Fast, yes, real fast… for the first time, I felt my heartbeats are louder than anything else I hear.
The real problem with feeling danger while on the saddle is that you can’t just close your eyes, and let it pass.
This year, I made a resolution to ride deeper into the city, to have a first-hand experience of cycling-unfriendly roads. I think I should earn that experience first-hand before writing about it. And once I dare do it, I might indirectly inspire someone else to do the same. If you become a better cyclist, you can be a better driver also. Well I know it is more said than done, but I like to think so.
So, this time I chose to follow the route of my longest ride, to a brief extent within the city. I am aware that the turning point of this route hosts one of the busiest bus stations in India, where the inter-state buses from seven neighbouring states collect and drop off passengers. The road to ISBT (we call it so in Delhi – indicating Inter-State Bus Terminus) is equally challenging, depending on what time of the day you choose to ride.
Here in my case, I started off at 7:00 sharp, though I could have left slightly early. Moving with cat-steps without waking up anyone on a Sunday morning, I got out and hit the road. The best thing about early Summer mornings is that you suddenly feel fresh and charged up once you get on the saddle and feel the cool morning breeze on your hair. I started enjoying the stares of truckers chasing me. They couldn’t pass me on so easily, because I quickly gain speed and manage well even on the broken service-road which has equal number of potholes and speed-breakers). Well, thoughts like these would fuel my ride and help me forget that I have a long way to go, and on my return, I shall be feeling more pain and sweat.
Greater Noida Expressway is a road I love to hate, partly because it gives Noida’s drivers a chance to show-off their poor driving skills with large vehicles and high-speeds. Cyclists like me take the first lane aptly called the Rescue Lane mostly because that is the lane which hosts vehicles that needs to be rescued from the over-speeding divers (I am doubtless here because I haven’t seen any rescue vehicles or police support vehicles anywhere in that lane during my three-year stay here).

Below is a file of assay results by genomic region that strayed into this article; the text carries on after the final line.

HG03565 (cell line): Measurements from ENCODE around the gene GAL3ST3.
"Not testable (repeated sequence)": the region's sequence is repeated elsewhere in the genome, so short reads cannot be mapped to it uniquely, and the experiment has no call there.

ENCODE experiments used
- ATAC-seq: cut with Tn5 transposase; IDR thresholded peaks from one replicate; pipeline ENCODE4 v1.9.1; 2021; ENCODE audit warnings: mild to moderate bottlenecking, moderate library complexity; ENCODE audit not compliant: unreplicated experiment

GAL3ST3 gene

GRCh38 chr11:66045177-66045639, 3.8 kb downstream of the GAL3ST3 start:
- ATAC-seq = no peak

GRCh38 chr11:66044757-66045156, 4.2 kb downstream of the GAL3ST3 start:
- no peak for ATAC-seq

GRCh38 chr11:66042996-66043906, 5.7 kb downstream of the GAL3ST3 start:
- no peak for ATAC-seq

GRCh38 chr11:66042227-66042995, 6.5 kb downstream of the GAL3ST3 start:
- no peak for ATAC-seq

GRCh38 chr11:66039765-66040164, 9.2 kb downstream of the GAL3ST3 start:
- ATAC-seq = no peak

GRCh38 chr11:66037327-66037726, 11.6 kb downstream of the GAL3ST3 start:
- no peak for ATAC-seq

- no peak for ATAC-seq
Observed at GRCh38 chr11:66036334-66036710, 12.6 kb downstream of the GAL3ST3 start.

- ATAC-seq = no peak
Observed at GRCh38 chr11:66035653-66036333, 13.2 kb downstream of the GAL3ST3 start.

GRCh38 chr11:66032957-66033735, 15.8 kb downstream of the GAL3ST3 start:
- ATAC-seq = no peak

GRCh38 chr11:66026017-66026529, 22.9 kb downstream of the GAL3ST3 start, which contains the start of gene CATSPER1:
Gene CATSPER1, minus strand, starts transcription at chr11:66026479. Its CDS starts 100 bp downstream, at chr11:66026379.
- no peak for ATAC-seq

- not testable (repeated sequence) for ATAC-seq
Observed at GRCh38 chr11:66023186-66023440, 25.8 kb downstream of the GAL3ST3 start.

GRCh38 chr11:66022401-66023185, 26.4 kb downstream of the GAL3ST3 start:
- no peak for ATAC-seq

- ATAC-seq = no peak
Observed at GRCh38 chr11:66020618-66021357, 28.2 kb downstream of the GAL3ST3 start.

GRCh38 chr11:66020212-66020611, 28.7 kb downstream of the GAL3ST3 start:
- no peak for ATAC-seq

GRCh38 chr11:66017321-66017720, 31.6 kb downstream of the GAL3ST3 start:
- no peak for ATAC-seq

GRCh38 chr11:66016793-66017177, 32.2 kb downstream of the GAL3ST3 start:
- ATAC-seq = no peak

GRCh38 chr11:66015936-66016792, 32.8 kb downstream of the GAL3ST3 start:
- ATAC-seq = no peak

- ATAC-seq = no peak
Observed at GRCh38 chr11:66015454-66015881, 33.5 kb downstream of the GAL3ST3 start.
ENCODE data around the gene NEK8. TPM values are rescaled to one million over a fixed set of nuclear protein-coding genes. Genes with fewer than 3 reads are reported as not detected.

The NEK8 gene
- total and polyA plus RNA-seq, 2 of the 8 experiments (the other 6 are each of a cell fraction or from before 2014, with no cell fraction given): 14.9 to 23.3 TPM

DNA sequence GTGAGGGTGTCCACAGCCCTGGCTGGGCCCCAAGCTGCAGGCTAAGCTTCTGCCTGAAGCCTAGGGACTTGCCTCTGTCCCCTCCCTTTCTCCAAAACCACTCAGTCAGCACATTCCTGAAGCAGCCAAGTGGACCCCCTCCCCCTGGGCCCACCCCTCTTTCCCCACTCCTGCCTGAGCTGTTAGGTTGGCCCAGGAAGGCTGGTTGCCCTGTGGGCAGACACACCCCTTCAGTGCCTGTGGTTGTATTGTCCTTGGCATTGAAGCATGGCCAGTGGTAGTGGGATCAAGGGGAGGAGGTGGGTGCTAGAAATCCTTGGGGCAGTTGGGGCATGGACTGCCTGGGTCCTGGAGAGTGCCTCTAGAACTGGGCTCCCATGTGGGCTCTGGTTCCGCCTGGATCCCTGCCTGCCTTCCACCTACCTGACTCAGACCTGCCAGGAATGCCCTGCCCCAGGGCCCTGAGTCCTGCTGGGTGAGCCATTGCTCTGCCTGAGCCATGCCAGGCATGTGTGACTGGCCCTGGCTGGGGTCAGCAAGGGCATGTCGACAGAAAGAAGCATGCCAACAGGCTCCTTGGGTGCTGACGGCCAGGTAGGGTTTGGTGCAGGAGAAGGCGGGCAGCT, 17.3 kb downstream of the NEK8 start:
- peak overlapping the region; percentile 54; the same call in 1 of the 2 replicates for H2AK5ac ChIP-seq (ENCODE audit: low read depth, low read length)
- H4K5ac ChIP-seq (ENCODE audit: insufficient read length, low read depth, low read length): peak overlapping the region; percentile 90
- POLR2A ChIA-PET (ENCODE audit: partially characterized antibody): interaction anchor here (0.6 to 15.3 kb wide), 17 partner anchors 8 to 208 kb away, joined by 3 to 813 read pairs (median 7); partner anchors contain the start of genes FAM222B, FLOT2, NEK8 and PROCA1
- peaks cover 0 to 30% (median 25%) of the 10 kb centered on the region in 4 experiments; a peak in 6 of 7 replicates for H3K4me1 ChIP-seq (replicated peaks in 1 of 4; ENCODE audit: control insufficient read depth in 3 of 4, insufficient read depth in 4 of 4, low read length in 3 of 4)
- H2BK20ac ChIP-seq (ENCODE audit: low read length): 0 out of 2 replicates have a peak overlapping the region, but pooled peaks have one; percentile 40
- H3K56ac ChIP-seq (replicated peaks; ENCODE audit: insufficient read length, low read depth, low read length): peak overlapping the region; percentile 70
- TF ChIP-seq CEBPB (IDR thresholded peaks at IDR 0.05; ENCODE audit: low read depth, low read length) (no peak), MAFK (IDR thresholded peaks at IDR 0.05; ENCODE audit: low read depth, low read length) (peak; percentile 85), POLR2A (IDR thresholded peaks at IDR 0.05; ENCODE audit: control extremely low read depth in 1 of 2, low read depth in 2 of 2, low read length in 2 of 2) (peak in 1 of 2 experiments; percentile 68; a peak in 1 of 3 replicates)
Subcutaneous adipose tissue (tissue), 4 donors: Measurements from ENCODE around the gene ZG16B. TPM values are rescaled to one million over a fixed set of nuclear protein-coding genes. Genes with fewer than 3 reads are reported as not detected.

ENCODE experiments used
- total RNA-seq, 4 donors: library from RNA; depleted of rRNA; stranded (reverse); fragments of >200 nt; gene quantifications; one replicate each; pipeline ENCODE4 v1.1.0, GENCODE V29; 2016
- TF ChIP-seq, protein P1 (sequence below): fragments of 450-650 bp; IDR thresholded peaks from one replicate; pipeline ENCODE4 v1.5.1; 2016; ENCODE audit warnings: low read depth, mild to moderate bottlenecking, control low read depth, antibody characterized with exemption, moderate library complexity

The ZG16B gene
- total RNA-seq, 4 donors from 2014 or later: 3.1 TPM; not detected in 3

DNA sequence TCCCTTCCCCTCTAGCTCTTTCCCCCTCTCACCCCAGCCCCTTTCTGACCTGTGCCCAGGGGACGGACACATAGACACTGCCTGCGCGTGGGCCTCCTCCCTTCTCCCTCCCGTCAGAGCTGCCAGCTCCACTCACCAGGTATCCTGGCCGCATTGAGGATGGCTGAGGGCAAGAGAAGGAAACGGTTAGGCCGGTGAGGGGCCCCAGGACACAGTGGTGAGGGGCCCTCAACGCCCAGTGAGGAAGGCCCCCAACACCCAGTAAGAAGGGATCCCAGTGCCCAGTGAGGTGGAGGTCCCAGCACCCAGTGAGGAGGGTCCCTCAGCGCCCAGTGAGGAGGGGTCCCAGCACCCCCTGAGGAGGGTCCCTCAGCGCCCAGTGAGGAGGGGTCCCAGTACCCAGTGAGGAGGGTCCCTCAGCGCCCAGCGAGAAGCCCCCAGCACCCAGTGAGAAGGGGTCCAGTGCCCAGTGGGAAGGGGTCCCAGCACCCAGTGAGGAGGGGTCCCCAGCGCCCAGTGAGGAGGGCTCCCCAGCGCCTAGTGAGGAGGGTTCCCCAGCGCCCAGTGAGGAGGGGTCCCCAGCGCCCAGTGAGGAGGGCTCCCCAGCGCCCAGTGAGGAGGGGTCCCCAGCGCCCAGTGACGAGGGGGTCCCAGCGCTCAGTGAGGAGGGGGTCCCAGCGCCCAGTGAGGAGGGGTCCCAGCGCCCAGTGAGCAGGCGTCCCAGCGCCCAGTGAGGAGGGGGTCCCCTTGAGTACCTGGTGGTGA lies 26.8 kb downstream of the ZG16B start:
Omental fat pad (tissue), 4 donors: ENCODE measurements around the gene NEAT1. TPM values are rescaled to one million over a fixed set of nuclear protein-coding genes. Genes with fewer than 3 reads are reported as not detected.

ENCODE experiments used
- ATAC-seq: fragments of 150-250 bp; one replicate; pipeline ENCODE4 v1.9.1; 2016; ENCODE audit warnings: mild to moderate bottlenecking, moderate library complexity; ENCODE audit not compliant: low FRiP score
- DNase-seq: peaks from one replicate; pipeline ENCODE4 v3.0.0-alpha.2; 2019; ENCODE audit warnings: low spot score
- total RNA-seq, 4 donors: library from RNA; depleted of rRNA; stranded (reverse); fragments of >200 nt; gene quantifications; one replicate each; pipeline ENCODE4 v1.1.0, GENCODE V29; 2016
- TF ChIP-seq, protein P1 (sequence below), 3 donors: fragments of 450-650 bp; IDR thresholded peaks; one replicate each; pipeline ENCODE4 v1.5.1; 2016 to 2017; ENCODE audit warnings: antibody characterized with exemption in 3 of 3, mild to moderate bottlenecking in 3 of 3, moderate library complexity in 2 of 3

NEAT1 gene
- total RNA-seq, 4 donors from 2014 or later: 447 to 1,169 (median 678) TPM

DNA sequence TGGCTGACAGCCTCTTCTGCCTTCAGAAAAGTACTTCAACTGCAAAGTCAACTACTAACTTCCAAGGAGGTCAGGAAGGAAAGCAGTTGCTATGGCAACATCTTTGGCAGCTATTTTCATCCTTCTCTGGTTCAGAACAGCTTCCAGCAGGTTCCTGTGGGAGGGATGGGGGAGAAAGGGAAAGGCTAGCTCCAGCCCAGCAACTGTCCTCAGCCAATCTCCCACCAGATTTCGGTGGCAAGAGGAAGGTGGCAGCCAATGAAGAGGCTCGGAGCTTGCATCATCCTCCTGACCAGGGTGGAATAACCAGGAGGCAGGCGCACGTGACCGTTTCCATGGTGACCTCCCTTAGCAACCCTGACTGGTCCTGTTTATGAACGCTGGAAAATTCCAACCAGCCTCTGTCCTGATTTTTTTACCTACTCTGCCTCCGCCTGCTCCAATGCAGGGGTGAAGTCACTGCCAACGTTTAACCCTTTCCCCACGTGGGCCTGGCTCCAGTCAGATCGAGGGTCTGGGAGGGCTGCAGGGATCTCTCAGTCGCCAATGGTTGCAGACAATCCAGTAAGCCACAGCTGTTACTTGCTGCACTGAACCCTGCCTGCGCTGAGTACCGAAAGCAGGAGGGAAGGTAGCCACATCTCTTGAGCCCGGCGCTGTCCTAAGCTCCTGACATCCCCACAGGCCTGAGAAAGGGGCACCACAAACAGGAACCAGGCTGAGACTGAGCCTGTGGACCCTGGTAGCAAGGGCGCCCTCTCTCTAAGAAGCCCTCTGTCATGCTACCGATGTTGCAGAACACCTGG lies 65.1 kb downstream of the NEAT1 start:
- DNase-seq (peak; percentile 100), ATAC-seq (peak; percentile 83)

Suddenly the phone rings. Since I am pushing headwinds with my limited speed of 25 kilometres an hour, there is no point in stopping by and open the bag to see who is calling. I answered through the head-set, shouting that I am on the road. If something is urgent, message me. Else, I shall call back when I am home. It turned out to be an old friend, picking up a chit-chat. I stopped a short while ago and told him I’m on the road. After the brief talk, I am back on the saddle again.
Looking at the way half-sleepy drivers handle their vehicles in a zig-zag manner between other vehicles, I feel the government should stop wasting money on bullet trains and instead spend money and resources in teaching people how to drive properly. Time to pedal up. DND-Flyway link road approaching, more than half of the swarm of cars that are chasing me would now take a hard left. I stretched out my right hand to indicate that I’m not moving left. Some learned drivers responded by indicating left and slowing down. That made me smile. At least there are some rare people here who follows traffic rules. Good to see that.
As I was about to leave Noida and enter Delhi, I noticed this large green park where people were coming out after their morning walk/ run / yoga and getting into cars. I wonder what they might have earned by this. Driving from home 5 kilometres away just to complete a 2 kilometre walk in the park, are they earning anything meaningful? I see wasted time, parking problems and pollution. Well, that’s Noida. I am getting used to it.
The remaining stretch of road till Red Fort was something I couldn’t forget for a really long time. The morning breeze is light, it would take a few more hours to develop into a proper headwind. I should make the most of the time and fly away as fast as possible. As the day progresses, there would be not just exponentially high traffic, but also a certain strong level of headwinds to deal with. Together, they could spell harm morally and physically. So, it would be best to cover this stretch and return to the relative safety and desolation of Noida’s abandoned bus shelters (that would be subject for another post) before taking a break.
As I reached the perimeters of the ISBT, I had observed that the vehicles – no matter how big or small they are – just brush you away. I was trembling while I almost got sandwiched between two interstate buses. The maximum gap you get would be roughly 10 to 20 centimetres from another vehicle – be it a motorcycle, a car, a bus or a truck. They are passing you at faster speeds, and there is this tendency to get sucked up between their wheels. I was alert and could imagine multiple scenarios of disaster involving my accident in several ways. However, nothing happened. I didn’t slow down, and I am safely back. God is great.
I am trying more to delve deep into the cycling-unfriendly roads inside the city and will collect some stories for you. Have you ever thought how cycling-friendly are your city roads? Do you have similar stories to tell? Let me know.